Next, we evaluated the combined performance of MSSPE and subsequent tiling multiplex PCR or capture probe enrichment on low-titre contrived and clinical ZIKV samples (666–3,340 cp ml−1). The use of spiked primers further increased the number of ZIKV reads by 6× and corresponding genome coverage by 25–80% (average 58.5 ± 21.5%), as compared to RH primers alone when used in combination with tiling multiplex PCR or capture probe enrichment (Supplementary Table 18 and Fig. 3g). Notably, MSSPE was critical for ZIKV genome recovery in the two low-titre samples tested by tiling multiplex PCR, as multiplex PCR with standard RH priming failed to yield a distinct band on gel electrophoresis.


In this study, we developed MSSPE as a universal robust target enrichment method that is simple, low cost, fast (incurring no extra turnaround time), compatible with different library preparation protocols (transposon or adapter-ligation based) and deployable on benchtop or portable sequencers. We found that the MSSPE method produced a median 10× enrichment across 14 different viruses in low-titre clinical samples (10–10,000 cp ml−1), improving detection sensitivity to 10 cp ml−1 and increasing mean genome coverage by 47% (±16%), while preserving broad metagenomic sensitivity for pathogen detection. Enrichment was possible across a wide range of potential targets, from single viruses with varying sequence diversity to expanded panels (ArboV and haemorrhagic fever) to the inclusion of a combined panel of 4,792 spiked primers from 13 viral species. Notably, MSSPE demonstrated an analytical limit of detection of 48 genomic cp ml−1 for ZIKV by probit analysis and compared favourably to gold-standard quantitative PCR with reverse transcription (qRT–PCR) testing for the detection of ZIKV, CHIKV, DENV, EBOV and YFV in clinical samples from febrile patients with viral infection, with analytic performance metrics (sensitivity, specificity, positive predictive value and negative predictive value) all >92%. Taken together, these results demonstrate the utility of the MSSPE method for simultaneous viral diagnosis, genome recovery and metagenomic surveillance in laboratory or field settings.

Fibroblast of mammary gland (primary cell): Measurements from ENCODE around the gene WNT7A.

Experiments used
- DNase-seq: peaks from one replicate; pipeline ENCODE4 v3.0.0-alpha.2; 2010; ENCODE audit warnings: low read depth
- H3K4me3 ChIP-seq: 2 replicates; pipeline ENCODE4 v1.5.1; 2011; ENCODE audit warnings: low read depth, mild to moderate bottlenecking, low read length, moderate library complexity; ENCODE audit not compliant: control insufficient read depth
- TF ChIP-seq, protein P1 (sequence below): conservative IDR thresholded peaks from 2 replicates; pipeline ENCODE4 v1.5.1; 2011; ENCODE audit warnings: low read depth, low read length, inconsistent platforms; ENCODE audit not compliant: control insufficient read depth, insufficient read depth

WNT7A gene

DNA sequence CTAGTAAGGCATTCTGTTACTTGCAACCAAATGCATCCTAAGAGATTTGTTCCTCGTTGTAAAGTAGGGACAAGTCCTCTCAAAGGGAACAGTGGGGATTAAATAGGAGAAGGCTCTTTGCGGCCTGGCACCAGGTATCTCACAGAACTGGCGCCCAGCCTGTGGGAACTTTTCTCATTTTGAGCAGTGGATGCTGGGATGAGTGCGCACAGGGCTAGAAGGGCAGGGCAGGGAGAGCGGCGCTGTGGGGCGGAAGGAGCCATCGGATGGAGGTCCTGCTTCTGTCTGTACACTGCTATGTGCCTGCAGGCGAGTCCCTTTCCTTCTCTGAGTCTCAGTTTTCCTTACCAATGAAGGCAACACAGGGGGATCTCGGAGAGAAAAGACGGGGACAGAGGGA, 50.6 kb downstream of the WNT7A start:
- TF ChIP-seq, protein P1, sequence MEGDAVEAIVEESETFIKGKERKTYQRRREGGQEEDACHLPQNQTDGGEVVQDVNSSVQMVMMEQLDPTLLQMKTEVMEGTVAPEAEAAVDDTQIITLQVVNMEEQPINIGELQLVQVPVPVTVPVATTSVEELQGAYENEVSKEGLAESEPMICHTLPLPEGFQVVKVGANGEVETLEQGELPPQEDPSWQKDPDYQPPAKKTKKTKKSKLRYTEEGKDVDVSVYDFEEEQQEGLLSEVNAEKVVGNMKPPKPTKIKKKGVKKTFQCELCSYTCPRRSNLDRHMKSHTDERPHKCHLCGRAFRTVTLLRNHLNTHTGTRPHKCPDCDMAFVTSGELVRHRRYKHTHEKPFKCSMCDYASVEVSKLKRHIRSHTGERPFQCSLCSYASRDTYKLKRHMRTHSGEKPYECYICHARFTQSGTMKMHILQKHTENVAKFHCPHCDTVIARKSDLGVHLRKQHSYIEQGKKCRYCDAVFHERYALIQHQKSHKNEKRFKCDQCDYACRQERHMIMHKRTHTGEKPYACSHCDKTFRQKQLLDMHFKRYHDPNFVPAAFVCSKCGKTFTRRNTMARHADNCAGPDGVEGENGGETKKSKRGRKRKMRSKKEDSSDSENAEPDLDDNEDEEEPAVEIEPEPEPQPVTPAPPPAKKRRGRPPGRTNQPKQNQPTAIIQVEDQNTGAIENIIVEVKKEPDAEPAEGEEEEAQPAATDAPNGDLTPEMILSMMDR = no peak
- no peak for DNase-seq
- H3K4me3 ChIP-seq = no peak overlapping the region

In comparison to other NGS enrichment strategies, such as tiling multiplex PCR and capture probe enrichment, we found that MSSPE had less biased amplification (~20% duplicate reads versus 80–95% for the other methods) and less sample cross-contamination. In particular, minimal or no cross-contamination was observed with MSSPE when testing contrived and clinical samples at virus titres ranging from 10 to 107 cp ml−1. Nevertheless, MSSPE was complementary to these other strategies, further increasing the yield of viral reads for detection and genome recovery when used in combination.

An alternative approach for pathogen enrichment in mNGS libraries is the use of a host depletion method. Such methods include differential lysis37, the removal of abundant human ribosomal and mitochondrial RNA sequences using antibody hybridization or depletion of abundant sequences by hybridization (DASH)38 and nuclease treatment before extraction39,40. Aside from a post-extraction DNase step, we did not incorporate host depletion as part of MSSPE, given that these methods can be cumbersome, with additional steps, and difficult to standardize. Furthermore, host depletion methods can bias detection towards specific pathogen types, such as the enrichment of bacteria and fungi with cell walls with differential lysis37, or encapsidated viruses with pre-extraction nuclease treatment39,40. Host depletion can also be performed at the RNA level by the use of non-human primers to bias against abundant human host ribosomal and/or mitochondrial RNA41,42. These methods have been primarily applied to samples such as cellular lysates and throat swabs, which contain significant amounts of human ribosomal RNA. For cell-free fluids such as the clinical plasma, CSF and serum samples analysed here, the lower proportions of human ribosomal RNA can make these methods less effective. The impact of non-human primers on the proportion of contaminant sequences or metagenomic detection sensitivity for non-viral pathogens is also unknown.